If you haven’t gotten a chance to, I highly recommend reading Ralph Brockett’s Teaching Adults: A Practical Guide for New Teachers. Assigned in my Processes and Methods course, it is wonderfully written and addresses many of the common concerns facing new teachers, or those who, after evaluating their current positions, find themselves in this unexpected role.
Even if you have been in this role for years, I think there is some benefit in viewing our students and classrooms through the eyes of someone who learned to teach incidentally. Like many of us, Brockett was asked to facilitate a course without any formal training as an educator. Through years of similar experiences, he has written this book to pass on what he considers the keys to becoming a successful of adults.
In the very first chapter, he describes 7 fundamental aspects of achieving success as an educator and lists them in this easy to remember acronym – TEACHER. For this post, I’d like to focus on respect as a fundamental component to creating a positive classroom environment.
Respecting Your Learners
In my opinion, respect is much easier to demonstrate than it is to describe. It’s inherent in our actions, in the way that we treat and speak to each other and in the way we treat the experiences of others. Your learners are able to discern whether or not you place value on them as individuals through a variety of social cues, included but not limited to whether you show up on time for the course, came prepared, ask them questions or otherwise engage with them before, during, after and even outside of class, and whether you consider answers or feedback that they share with you or dismiss it out of hand.
As an educator, you not only have the opportunity to set the tone with your students from the outset of the course, but also the chance to examine your own expectations of respectful behavior and identify areas in which you further develop. Do you have a tendency to cut people off or formulate answers while someone else is explaining theirs? Would you appreciate this behavior if it came from a student? The likely answer is no, which means that you have some work to do as well.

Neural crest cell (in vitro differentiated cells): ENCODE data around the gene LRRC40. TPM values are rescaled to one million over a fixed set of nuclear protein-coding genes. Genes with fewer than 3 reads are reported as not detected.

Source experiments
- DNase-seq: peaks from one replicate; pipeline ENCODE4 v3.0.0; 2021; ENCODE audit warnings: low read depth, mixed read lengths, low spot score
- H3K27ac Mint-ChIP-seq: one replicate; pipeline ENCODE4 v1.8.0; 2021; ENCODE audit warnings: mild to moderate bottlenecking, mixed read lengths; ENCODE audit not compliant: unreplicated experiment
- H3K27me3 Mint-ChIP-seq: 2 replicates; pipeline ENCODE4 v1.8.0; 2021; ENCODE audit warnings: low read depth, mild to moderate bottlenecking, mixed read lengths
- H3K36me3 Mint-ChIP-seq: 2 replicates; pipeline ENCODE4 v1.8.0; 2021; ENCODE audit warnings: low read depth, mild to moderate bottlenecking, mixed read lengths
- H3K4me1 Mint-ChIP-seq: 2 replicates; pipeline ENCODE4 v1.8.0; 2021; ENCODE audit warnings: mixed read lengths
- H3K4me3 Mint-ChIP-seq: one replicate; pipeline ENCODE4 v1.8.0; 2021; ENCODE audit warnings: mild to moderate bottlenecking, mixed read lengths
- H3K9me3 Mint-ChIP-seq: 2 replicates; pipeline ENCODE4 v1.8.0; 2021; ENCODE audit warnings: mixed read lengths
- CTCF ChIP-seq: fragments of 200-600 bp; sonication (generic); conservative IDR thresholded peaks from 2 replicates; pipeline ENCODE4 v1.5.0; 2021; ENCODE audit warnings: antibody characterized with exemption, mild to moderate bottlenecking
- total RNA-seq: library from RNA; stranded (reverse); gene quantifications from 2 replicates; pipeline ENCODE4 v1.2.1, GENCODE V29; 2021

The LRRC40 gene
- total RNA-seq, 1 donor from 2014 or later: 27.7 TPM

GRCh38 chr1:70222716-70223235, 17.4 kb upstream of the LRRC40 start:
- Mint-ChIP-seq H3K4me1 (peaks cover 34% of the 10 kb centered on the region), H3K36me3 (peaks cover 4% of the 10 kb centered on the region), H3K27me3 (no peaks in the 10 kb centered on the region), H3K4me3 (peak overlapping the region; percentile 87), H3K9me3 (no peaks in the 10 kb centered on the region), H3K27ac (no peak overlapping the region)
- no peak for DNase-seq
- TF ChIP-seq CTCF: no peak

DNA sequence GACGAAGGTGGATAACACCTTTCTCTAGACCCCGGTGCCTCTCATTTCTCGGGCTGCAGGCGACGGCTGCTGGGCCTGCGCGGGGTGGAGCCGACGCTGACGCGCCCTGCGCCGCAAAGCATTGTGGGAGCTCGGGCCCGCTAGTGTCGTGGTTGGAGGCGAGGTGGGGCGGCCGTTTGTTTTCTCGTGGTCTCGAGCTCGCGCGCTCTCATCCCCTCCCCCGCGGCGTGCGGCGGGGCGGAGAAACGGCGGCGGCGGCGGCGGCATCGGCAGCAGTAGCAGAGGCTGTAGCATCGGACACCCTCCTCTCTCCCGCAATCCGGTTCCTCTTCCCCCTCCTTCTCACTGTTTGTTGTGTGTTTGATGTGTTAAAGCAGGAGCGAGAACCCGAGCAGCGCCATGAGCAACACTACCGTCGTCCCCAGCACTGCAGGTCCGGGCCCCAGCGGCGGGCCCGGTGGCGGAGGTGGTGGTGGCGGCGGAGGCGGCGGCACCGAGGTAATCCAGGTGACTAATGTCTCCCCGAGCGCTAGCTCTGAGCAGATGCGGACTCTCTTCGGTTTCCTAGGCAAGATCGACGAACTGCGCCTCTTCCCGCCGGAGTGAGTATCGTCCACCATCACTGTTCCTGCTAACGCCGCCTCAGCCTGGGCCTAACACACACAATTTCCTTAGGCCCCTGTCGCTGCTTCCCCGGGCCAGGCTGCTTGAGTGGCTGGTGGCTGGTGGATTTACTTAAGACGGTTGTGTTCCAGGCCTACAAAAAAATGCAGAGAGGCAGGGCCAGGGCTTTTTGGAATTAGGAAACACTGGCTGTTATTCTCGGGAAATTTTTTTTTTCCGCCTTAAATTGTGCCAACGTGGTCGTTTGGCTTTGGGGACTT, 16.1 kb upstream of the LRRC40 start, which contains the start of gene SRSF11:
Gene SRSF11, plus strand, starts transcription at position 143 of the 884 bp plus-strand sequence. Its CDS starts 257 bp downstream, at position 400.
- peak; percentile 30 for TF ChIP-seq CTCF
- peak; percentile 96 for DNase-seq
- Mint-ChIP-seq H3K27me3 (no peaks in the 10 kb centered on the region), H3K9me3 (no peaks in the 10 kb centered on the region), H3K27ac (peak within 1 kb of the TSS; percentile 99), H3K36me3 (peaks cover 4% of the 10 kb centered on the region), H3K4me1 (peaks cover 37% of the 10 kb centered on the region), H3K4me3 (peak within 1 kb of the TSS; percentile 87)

Be up front with learner about how you will interact with them and hold yourself accountable to the same standards you set for them. If being on time is a sign of respect, then you should be on time (and communicate when the unavoidable happens). If you expect learners to wait for you or another to finish speaking before they can take a turn, you should also be ready to hear everyone out, whether you agree or disagree with their statement.
In addition to your actions, you’ll also need to be aware of your tone of voice and verbal and physical ‘tics’. While you may be trying to convey sympathy or understanding, your learning may interpret it as condescension. At a recent observation, my husband, a Visual Arts teacher, was told that he has specific – and very obvious – facial expressions that indicate when he ‘strongly disagrees’ with someone. I had a similar reaction when someone asked me a question that seemed self-explanatory or that I’d already answered. My knee-jerk reaction was to say ‘if you were paying attention during x,y,z‘ or ‘if you read the assigned reading’, – both of which not-so-subtly imply that it wasn’t my fault if you didn’t understand. I quickly discovered that those responses made my learners feel disrespected, as if I didn’t trust them to do the research, to follow directions, to essentially behave like an adult. I immediately changed my approach to incorporate active listening techniques to demonstrate that I was listening to what they were saying and that I needed more information to help them. Instead of saying ‘if you read the report from Wednesday‘, I’ll ask ‘after reading the report from Wednesday, did you find that x didn’t work as you expected? Can you walk me through what you’ve done so far?’ What this translates to is this: I assume the best of you, I trust that you tried to solve this problem on your own, I’m interested in learning from you and I want to know how I can help.
Whether you’re in a classroom or workplace, setting expectations around how you and your learners will treat each other helps build an environment where people feel comfortable in exploring new material and supported in their journey to grow personally and professionally.